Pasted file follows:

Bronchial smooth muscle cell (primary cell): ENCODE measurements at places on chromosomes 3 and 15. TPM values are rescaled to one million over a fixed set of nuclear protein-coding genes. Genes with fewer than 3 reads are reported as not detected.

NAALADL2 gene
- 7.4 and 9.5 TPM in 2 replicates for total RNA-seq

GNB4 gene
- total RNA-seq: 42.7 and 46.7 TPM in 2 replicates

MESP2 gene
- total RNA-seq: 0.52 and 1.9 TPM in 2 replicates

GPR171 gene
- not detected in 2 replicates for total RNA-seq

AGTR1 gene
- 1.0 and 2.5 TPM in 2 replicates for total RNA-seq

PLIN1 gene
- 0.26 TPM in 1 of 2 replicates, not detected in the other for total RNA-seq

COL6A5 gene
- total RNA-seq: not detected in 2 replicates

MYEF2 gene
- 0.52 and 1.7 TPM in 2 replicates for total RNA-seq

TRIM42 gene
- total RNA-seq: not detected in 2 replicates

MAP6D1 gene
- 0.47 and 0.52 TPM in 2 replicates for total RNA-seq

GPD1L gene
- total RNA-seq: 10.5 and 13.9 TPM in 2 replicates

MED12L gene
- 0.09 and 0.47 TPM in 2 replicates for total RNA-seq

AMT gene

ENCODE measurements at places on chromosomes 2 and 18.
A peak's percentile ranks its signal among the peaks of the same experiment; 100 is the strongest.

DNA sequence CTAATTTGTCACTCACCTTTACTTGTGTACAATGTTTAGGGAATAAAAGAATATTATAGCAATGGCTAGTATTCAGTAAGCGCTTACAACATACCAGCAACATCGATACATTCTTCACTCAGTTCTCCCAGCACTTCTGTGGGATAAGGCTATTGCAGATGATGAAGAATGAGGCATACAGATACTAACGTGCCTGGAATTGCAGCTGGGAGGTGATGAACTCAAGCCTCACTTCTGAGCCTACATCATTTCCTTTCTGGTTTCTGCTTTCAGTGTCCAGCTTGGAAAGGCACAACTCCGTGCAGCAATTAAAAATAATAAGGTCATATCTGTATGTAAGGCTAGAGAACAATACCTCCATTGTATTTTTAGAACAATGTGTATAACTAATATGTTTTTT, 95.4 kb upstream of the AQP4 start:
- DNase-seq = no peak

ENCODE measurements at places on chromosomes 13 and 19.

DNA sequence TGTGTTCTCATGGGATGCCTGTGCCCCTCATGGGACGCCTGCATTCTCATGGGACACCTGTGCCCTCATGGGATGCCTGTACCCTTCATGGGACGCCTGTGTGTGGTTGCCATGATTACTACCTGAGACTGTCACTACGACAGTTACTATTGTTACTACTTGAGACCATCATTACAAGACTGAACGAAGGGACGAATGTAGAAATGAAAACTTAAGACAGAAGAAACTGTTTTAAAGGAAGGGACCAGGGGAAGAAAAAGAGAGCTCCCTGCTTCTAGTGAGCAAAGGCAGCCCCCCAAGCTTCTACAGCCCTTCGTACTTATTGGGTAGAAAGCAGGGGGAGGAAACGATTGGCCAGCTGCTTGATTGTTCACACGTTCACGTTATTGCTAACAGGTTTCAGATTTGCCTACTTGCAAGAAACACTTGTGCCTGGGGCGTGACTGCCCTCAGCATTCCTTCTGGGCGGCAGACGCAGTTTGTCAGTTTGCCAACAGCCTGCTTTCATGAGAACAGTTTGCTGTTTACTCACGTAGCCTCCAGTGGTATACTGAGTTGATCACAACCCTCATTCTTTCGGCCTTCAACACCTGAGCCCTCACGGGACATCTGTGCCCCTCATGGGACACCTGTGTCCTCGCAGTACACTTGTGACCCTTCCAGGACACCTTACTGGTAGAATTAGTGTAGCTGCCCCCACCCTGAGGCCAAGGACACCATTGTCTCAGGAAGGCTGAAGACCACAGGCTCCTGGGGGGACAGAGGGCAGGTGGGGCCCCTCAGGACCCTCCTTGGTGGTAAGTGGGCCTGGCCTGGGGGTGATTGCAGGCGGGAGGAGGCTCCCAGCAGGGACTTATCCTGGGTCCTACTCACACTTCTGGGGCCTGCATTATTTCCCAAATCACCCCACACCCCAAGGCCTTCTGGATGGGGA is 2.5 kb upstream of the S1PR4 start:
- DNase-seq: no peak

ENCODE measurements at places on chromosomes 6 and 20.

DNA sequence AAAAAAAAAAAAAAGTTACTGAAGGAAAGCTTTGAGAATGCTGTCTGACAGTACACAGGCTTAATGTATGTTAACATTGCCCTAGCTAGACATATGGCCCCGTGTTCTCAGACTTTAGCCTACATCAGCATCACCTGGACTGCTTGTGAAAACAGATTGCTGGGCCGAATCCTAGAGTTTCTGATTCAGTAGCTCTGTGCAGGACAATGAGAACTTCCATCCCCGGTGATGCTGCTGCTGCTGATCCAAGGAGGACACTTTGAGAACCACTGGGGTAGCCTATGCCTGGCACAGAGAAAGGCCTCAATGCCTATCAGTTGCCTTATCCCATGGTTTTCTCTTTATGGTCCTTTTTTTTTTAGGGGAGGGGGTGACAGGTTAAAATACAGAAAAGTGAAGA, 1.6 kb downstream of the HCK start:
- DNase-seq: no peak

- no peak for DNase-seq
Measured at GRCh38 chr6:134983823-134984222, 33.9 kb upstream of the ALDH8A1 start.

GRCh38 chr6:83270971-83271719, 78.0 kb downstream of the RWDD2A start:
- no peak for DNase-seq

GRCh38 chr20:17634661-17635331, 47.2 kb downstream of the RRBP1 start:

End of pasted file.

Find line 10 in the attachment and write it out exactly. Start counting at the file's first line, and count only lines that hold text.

AGTR1 gene